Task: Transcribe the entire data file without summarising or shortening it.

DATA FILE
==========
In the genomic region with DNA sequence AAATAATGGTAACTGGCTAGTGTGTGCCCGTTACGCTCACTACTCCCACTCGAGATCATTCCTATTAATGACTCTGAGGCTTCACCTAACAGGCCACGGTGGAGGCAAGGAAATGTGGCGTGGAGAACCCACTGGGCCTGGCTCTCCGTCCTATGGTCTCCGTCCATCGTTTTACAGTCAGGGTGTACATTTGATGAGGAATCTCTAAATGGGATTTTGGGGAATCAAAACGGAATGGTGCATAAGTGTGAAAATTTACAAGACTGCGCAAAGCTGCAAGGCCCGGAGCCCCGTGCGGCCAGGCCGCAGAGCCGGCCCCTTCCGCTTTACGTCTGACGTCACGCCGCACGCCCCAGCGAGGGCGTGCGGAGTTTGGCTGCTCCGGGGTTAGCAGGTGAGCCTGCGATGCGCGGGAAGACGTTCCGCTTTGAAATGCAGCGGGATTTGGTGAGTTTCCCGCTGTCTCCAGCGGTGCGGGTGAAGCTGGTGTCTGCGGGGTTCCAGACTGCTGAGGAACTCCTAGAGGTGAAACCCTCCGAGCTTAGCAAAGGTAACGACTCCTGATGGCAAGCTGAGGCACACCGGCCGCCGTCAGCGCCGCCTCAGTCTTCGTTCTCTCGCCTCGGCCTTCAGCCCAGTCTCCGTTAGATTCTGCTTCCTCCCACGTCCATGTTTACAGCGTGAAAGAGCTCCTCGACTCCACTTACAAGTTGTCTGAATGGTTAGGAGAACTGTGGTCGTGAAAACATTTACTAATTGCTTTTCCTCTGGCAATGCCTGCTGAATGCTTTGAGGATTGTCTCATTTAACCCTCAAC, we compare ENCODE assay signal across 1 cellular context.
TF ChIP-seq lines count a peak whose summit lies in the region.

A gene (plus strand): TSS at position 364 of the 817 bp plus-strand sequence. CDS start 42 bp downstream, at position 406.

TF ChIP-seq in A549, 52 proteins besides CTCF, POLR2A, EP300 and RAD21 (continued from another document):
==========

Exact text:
In the genomic region with DNA sequence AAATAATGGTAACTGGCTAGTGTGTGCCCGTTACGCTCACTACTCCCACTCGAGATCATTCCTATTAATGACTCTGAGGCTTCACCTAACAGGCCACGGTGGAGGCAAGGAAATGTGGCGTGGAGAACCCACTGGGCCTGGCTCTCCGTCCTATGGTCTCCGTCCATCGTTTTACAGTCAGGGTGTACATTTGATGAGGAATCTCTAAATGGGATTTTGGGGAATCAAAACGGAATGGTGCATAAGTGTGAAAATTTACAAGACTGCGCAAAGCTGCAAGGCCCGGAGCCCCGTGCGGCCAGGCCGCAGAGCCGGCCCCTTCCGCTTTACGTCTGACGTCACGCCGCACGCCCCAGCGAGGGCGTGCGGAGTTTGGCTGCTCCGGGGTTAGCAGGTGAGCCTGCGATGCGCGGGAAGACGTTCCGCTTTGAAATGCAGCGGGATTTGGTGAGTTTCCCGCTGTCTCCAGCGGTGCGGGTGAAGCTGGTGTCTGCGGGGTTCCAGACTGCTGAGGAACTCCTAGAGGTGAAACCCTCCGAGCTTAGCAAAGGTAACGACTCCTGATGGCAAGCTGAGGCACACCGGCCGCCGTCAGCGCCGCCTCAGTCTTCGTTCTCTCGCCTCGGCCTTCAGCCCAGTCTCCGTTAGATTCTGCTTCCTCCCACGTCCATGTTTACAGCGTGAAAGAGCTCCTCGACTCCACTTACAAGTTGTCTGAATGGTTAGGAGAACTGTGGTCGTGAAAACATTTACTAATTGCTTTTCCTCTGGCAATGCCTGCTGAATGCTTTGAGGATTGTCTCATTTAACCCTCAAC, we compare ENCODE assay signal across 1 cellular context.
TF ChIP-seq lines count a peak whose summit lies in the region.

A gene (plus strand): TSS at position 364 of the 817 bp plus-strand sequence. CDS start 42 bp downstream, at position 406.

TF ChIP-seq in A549, 52 proteins besides CTCF, POLR2A, EP300 and RAD21 (continued from another document):